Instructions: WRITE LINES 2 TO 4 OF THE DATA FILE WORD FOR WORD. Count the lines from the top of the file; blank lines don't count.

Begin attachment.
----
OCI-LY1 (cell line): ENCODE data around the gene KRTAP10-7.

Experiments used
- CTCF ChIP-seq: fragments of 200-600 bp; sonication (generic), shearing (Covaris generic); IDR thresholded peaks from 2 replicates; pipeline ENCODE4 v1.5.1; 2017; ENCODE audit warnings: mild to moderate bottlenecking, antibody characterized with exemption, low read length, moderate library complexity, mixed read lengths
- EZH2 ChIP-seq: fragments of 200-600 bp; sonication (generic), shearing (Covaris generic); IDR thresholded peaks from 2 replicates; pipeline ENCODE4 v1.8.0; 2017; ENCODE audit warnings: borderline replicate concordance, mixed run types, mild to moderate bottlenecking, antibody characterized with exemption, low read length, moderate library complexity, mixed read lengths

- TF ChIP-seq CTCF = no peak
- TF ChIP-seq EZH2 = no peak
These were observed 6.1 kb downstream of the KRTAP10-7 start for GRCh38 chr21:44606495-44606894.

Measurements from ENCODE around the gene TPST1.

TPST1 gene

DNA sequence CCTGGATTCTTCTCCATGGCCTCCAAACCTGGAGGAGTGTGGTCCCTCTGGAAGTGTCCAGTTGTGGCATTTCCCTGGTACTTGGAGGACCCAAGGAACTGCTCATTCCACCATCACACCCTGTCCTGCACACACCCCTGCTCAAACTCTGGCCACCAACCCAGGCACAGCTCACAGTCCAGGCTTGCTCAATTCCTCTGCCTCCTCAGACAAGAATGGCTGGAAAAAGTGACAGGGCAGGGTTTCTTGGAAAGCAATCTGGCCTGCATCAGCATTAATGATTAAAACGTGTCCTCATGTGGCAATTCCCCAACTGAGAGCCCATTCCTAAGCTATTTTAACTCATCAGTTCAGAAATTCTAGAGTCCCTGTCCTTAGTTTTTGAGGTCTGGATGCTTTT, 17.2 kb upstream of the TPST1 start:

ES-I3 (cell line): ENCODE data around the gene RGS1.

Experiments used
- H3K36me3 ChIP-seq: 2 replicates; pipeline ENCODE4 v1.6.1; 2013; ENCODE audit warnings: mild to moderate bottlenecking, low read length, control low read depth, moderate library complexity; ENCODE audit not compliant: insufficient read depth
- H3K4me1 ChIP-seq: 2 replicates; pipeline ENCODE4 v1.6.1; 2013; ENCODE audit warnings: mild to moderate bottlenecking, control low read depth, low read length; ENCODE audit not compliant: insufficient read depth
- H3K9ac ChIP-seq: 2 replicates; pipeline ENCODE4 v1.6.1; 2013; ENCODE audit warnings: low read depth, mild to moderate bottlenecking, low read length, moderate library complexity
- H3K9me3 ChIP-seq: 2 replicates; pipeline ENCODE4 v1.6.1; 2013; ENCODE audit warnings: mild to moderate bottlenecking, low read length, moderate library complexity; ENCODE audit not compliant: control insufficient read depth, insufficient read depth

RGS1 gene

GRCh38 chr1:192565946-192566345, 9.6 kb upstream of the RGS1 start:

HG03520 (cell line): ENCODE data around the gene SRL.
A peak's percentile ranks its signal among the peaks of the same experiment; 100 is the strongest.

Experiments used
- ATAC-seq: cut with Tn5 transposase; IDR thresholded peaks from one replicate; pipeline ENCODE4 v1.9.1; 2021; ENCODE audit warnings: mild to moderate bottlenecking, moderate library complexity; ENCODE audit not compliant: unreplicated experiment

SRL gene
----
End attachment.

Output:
Experiments used
- CTCF ChIP-seq: fragments of 200-600 bp; sonication (generic), shearing (Covaris generic); IDR thresholded peaks from 2 replicates; pipeline ENCODE4 v1.5.1; 2017; ENCODE audit warnings: mild to moderate bottlenecking, antibody characterized with exemption, low read length, moderate library complexity, mixed read lengths
- EZH2 ChIP-seq: fragments of 200-600 bp; sonication (generic), shearing (Covaris generic); IDR thresholded peaks from 2 replicates; pipeline ENCODE4 v1.8.0; 2017; ENCODE audit warnings: borderline replicate concordance, mixed run types, mild to moderate bottlenecking, antibody characterized with exemption, low read length, moderate library complexity, mixed read lengths